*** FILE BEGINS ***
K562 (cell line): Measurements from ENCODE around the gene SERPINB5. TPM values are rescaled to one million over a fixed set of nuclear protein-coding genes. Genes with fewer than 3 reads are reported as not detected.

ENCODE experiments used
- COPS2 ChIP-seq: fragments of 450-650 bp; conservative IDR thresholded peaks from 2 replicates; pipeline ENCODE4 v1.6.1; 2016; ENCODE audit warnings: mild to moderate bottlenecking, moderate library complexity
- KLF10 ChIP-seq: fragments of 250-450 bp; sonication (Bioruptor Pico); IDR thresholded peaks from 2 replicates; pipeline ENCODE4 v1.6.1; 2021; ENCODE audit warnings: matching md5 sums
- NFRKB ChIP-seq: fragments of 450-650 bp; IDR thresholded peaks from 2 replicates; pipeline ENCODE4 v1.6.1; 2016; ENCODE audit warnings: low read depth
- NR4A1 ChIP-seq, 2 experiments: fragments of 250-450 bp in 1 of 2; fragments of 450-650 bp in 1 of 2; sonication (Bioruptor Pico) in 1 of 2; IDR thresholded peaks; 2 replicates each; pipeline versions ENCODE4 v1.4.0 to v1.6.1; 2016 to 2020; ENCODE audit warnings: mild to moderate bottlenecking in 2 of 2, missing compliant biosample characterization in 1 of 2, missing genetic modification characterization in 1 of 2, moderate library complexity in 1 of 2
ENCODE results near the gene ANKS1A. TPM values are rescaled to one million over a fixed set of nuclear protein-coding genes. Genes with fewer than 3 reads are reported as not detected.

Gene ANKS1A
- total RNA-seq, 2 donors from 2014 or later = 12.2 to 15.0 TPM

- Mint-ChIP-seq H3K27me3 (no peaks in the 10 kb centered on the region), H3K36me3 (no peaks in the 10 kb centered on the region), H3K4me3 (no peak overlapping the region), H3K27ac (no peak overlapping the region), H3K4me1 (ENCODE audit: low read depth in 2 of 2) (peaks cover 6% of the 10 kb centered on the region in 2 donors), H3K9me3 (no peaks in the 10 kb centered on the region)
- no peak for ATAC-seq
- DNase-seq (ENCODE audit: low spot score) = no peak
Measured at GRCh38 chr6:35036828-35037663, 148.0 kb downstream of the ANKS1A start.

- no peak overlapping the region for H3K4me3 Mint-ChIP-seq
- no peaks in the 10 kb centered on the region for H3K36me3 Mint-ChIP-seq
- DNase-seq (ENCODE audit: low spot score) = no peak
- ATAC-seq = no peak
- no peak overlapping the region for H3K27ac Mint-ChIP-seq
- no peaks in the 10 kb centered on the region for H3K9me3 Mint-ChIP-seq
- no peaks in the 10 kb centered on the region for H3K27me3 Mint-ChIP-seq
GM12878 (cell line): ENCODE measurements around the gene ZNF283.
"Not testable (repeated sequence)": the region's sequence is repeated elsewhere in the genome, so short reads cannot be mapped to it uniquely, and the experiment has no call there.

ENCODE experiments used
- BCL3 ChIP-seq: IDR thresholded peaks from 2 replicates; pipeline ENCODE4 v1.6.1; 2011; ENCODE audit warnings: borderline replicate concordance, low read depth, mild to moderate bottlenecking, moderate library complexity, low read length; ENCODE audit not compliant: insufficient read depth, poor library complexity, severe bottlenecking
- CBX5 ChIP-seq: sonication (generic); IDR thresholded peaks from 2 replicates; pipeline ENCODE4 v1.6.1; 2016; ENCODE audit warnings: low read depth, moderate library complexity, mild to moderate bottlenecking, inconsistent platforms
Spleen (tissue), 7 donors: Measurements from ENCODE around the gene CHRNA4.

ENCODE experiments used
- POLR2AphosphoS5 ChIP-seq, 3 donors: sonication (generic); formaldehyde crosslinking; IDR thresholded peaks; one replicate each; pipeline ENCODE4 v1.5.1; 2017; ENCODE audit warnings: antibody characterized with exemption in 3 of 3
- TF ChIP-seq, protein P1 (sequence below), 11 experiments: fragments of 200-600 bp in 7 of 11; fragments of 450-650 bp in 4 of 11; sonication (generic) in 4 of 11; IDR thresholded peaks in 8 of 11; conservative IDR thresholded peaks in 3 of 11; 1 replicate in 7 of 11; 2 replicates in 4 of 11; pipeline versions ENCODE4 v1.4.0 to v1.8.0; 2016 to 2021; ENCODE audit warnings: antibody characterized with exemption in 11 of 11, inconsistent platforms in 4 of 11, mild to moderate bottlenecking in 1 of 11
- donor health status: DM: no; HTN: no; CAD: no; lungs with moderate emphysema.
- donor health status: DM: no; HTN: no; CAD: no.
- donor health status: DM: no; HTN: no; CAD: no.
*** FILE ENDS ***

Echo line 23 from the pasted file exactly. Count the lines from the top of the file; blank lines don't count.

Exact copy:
ENCODE experiments used